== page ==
Thomas Hjort Jensen

Students printing walls

Saturday 29 May 21
by Line Reeh


Tommy Johansen
DTU Engineering Technology
+45 35 88 53 33

In the spring, DTU’s large 3D concrete printer was used by students participating in a competition to develop innovative solutions for printed houses.

“Currently there’s a lot of focus on speed, but we also believe that there’s a large and as yet untapped potential to make 3D concrete-printed buildings more energy efficient.” 

The words come from the mouths of Lars Fogh, Rasmus Green, and Adrian Brun—students from DTU’s MSc programme in Civil Engineering and the Royal Danish Academy of Fine Arts School of Architecture, respectively. In the spring, they tried their hand with DTU’s large 3D concrete printer in the Design Build Lab at DTU Engineering Technology in Ballerup, Denmark. 

The experience was part of the 3D Printing Housing Hack competition held by LaFargeHolcim where the goal was to invent innovative solutions that can develop 3D concrete printing. 

Rasmus Green from DTU says: 

“We’re working on an outer wall that combines several functions. The outer wall has no cold bridges—something that usually poses a challenge with 3D concrete printing. The wall is insulated with the sustainable material mycelium, which has both insulating and structural properties. We’ve also integrated ventilation ducts into the wall.”

Thomas Hjort Jensen

Unique tool

One of Europe’s largest 3D concrete printers is located in the Design Build Lab at DTU Ballerup Campus. The BOD2 printer from the Danish company COBOD International is a so-called gantry printer that can print an area of approx. 12 x 9.5 m with a height of 3.5 m at a speed of up to 30 m/min.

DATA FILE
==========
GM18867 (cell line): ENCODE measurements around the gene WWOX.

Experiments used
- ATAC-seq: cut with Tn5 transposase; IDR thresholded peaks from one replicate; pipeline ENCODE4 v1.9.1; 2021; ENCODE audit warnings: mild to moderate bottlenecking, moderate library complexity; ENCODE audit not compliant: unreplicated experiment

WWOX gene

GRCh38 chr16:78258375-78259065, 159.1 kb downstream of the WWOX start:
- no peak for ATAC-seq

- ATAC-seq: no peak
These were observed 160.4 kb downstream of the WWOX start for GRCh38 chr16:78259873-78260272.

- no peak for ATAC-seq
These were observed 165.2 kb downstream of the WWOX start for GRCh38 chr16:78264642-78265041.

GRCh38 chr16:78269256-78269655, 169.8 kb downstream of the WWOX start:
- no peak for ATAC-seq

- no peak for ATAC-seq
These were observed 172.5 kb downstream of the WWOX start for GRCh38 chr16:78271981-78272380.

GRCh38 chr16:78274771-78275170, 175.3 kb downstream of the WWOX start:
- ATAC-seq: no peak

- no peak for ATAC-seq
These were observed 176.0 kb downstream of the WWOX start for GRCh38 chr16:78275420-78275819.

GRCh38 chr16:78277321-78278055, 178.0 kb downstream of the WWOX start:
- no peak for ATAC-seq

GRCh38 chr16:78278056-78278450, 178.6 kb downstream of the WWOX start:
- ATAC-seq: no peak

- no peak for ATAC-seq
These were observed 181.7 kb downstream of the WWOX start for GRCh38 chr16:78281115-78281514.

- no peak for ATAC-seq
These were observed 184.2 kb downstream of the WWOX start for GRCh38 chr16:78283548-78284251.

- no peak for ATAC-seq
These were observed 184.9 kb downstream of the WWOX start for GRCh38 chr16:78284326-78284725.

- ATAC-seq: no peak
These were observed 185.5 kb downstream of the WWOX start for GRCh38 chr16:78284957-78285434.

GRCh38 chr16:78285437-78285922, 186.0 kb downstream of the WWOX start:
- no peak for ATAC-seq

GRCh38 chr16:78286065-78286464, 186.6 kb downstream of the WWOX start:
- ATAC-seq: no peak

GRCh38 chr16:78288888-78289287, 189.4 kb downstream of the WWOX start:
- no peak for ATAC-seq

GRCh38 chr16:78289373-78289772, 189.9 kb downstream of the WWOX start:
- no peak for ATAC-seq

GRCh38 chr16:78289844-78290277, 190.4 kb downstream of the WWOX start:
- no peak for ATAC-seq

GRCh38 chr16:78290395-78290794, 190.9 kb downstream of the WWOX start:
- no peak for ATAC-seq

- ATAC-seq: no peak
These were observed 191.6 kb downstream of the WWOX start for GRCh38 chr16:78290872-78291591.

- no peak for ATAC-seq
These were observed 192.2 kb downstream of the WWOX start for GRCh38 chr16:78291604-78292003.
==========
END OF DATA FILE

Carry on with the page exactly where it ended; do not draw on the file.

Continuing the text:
The 3D concrete printer offers the BEng academic community in the fields of construction and infrastructure at DTU Engineering Technology, students, and industry access to a unique tool to mature the next generation of concrete printing through joint teaching and development projects at DTU.


“The printing exceeded our expectations and the very fact that all our prints didn’t collapse is a success. This is the first time we have seen our concept ‘come to life’. Being able to see and feel the expression in 3D-printed concrete is extremely helpful in the work that follows. The printing process also gave a much better sense of what’s possible as well as the inherent challenges,” says Rasmus Green.

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